CO2 levels rising faster than any point in 50,000 years, unprecedented study reveals

CORVALLIS, Ore. – The amount of carbon dioxide in Earth’s atmosphere is increasing at a speed that has never been seen before in modern times, a dire new study warns. Specifically, a detailed chemistry analysis of Antarctic ice shows the rate of atmospheric carbon dioxide is rising 10 times faster than at any other point in the last 50,000 years.

Researchers from Oregon State University say the findings can provide new insight into how climate change has affected Earth in the past and what it might mean for the planet in the future.

“Studying the past teaches us how today is different. The rate of CO2 change today really is unprecedented,” says Kathleen Wendt, an assistant professor in Oregon State University’s College of Earth, Ocean, and Atmospheric Sciences and the study’s lead author, in a media release. “Our research identified the fastest rates of past natural CO2 rise ever observed, and the rate occurring today, largely driven by human emissions, is 10 times higher.”

Carbon dioxide is a greenhouse gas that occurs naturally in the atmosphere. When carbon dioxide builds up in the atmosphere, it contributes to the greenhouse effect — gases trap heat in the atmosphere, causing heat to reflect back to Earth instead of venting out into space. This trapped heat further warms the Earth up. In the past, carbon dioxide levels in the atmosphere have fluctuated because of ice age cycles and other natural events. Fast forward to today, and carbon dioxide levels have risen to unprecedented levels because of human-created emissions.

One of the best ways to measure carbon dioxide levels from the past is to examine ancient slabs of ice. Antarctic ice has built up over hundreds of thousands of years and contains ancient atmospheric gasses trapped in air bubbles. In the study, researchers drilled for ice core samples up to two miles deep to analyze trace chemicals and build records of past climate activity.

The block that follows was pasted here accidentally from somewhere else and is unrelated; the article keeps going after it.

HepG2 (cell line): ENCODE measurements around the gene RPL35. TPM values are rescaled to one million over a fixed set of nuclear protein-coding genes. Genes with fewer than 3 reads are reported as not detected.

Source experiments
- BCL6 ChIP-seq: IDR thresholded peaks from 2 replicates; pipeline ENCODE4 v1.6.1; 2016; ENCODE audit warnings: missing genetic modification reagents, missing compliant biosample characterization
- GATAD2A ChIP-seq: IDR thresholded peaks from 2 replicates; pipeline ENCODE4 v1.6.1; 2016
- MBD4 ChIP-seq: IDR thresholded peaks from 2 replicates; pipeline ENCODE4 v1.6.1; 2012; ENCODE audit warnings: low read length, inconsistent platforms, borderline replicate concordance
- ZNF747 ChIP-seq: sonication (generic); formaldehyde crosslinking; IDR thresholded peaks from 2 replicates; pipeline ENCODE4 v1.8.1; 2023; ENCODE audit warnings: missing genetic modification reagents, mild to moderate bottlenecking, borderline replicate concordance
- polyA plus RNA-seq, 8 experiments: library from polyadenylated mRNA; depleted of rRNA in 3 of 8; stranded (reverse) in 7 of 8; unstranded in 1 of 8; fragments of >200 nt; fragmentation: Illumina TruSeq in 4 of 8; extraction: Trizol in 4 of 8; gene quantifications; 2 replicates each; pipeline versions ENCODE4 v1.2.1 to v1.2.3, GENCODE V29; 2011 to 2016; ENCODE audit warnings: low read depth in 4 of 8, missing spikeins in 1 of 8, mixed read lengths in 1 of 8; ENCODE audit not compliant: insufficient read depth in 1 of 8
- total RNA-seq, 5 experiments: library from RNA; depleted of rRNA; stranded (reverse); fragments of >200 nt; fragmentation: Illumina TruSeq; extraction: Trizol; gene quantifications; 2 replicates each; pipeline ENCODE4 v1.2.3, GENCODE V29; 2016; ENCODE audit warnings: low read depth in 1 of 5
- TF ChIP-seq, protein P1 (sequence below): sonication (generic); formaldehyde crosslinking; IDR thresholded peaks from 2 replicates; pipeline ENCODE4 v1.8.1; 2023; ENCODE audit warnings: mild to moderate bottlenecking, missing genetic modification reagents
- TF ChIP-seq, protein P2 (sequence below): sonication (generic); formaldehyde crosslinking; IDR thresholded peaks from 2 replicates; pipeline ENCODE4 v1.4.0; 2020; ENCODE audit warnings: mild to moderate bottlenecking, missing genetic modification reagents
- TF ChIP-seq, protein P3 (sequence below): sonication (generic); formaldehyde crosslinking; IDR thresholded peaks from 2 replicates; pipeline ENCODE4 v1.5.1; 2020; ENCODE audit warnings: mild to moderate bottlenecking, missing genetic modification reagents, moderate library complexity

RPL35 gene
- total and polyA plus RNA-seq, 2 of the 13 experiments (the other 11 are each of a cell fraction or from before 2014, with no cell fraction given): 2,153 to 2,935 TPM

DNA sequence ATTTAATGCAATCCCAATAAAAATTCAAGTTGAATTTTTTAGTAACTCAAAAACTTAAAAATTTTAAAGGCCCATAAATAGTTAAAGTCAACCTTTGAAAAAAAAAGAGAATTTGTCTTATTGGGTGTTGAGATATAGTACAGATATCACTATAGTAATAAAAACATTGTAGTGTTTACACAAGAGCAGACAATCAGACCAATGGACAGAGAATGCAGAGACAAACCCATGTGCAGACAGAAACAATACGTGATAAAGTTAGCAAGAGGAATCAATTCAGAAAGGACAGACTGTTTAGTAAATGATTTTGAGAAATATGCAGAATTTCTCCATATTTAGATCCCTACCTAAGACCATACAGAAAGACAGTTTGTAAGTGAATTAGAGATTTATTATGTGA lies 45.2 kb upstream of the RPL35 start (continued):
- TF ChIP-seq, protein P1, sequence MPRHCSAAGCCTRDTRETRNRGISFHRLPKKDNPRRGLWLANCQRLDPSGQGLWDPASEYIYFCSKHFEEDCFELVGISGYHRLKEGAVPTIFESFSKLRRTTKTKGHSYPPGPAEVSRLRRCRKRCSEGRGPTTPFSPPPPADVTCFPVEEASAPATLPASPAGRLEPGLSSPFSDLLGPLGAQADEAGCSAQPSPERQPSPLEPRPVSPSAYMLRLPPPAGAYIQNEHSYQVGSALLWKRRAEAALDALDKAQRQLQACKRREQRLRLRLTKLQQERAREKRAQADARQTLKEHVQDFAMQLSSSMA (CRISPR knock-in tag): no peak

A slice from an Antarctic ice core. Researchers study the chemicals trapped in old ice to learn about past climate.
A slice from an Antarctic ice core. Researchers study the chemicals trapped in old ice to learn about past climate. (Photo by Katherine Stelling, Oregon State University)

Previous research on the last ice age, which ended about 10,000 years ago, showed several periods where carbon dioxide levels soared higher than average. However, the measurements were incomplete and could not explain what caused this escalation in carbon dioxide.

“You probably wouldn’t expect to see that in the dead of the last ice age,” says Wendt. “But our interest was piqued, and we wanted to go back to those periods and conduct measurements at greater detail to find out what was happening.”

The ice core samples in the current study came from the West Antarctic Ice Sheet Divide. Study authors found a pattern that showed the increases in carbon dioxide levels occurred alongside North Atlantic cold intervals called Heinrich Events, which were linked to abrupt climate shifts around the world.

“These Heinrich Events are truly remarkable,” says Christo Buizert, an associate professor in the College of Earth, Ocean, and Atmospheric Sciences at Oregon State University and co-author of the study. “We think they are caused by a dramatic collapse of the North American ice sheet. This sets into motion a chain reaction that involves changes to the tropical monsoons, the Southern hemisphere westerly winds and these large burps of CO2 coming out of the oceans.”

In one of the largest jumps in carbon dioxide levels, carbon dioxide soared by about 14 parts per million in 55 years. The jumps used to happen once every 7,000 years. Nowadays, it takes five or six years for carbon levels to soar.

While today’s carbon rates are due to fossil fuels and human emissions, westerly winds seemed to be the cause behind rising carbon dioxide levels in the past. These winds would help strengthen circulation in the deep ocean, leading to a fast release of carbon dioxide from the Southern Ocean.

The Southern Ocean helps absorb human-generated carbon dioxide. However, if westerly winds get stronger, the ocean will be less capable of trapping carbon dioxide. Other bodies of research predict that western winds are expected to get stronger over the next century due to climate change.

The study is published in the Proceedings of the National Academy of Sciences.

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About the Author

Jocelyn Solis-Moreira

Jocelyn is a New York-based science journalist whose work has appeared in Discover Magazine, Health, and Live Science, among other publications. She holds a Master’s of Science in Psychology with a concentration in behavioral neuroscience and a Bachelor’s of Science in integrative neuroscience from Binghamton University. Jocelyn has reported on several medical and science topics ranging from coronavirus news to the latest findings in women’s health.

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